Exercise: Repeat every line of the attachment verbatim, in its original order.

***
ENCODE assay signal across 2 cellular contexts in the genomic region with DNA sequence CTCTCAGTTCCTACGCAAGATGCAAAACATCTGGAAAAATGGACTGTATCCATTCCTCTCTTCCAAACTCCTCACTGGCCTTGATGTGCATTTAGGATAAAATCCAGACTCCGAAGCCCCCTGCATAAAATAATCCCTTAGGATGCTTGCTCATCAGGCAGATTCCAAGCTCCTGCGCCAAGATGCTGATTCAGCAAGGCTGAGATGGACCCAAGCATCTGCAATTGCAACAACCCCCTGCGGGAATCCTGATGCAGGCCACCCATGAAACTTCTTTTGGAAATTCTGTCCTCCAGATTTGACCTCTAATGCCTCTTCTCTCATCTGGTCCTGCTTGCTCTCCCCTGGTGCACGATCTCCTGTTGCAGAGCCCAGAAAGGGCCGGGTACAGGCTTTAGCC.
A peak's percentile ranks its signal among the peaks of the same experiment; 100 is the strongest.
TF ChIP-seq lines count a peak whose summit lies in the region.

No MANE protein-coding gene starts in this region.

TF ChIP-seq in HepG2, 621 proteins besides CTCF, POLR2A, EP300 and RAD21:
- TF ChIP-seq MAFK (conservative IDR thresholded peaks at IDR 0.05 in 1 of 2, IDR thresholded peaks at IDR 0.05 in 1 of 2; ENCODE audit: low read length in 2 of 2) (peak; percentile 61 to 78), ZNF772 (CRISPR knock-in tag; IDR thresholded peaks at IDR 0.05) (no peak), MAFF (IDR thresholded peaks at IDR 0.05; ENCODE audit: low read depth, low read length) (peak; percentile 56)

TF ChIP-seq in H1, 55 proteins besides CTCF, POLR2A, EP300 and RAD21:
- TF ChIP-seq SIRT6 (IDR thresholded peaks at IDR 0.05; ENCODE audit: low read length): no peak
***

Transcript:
ENCODE assay signal across 2 cellular contexts in the genomic region with DNA sequence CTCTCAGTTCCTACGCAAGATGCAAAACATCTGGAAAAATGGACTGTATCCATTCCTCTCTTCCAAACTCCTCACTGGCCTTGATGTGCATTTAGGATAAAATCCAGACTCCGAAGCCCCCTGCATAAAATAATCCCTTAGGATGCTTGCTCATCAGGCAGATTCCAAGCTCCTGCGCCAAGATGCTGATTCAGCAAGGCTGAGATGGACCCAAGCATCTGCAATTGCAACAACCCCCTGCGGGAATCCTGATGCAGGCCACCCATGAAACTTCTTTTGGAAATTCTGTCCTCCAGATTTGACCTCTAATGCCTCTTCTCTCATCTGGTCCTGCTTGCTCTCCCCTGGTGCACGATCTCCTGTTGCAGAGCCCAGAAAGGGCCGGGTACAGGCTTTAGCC.
A peak's percentile ranks its signal among the peaks of the same experiment; 100 is the strongest.
TF ChIP-seq lines count a peak whose summit lies in the region.

No MANE protein-coding gene starts in this region.

TF ChIP-seq in HepG2, 621 proteins besides CTCF, POLR2A, EP300 and RAD21:
- TF ChIP-seq MAFK (conservative IDR thresholded peaks at IDR 0.05 in 1 of 2, IDR thresholded peaks at IDR 0.05 in 1 of 2; ENCODE audit: low read length in 2 of 2) (peak; percentile 61 to 78), ZNF772 (CRISPR knock-in tag; IDR thresholded peaks at IDR 0.05) (no peak), MAFF (IDR thresholded peaks at IDR 0.05; ENCODE audit: low read depth, low read length) (peak; percentile 56)

TF ChIP-seq in H1, 55 proteins besides CTCF, POLR2A, EP300 and RAD21:
- TF ChIP-seq SIRT6 (IDR thresholded peaks at IDR 0.05; ENCODE audit: low read length): no peak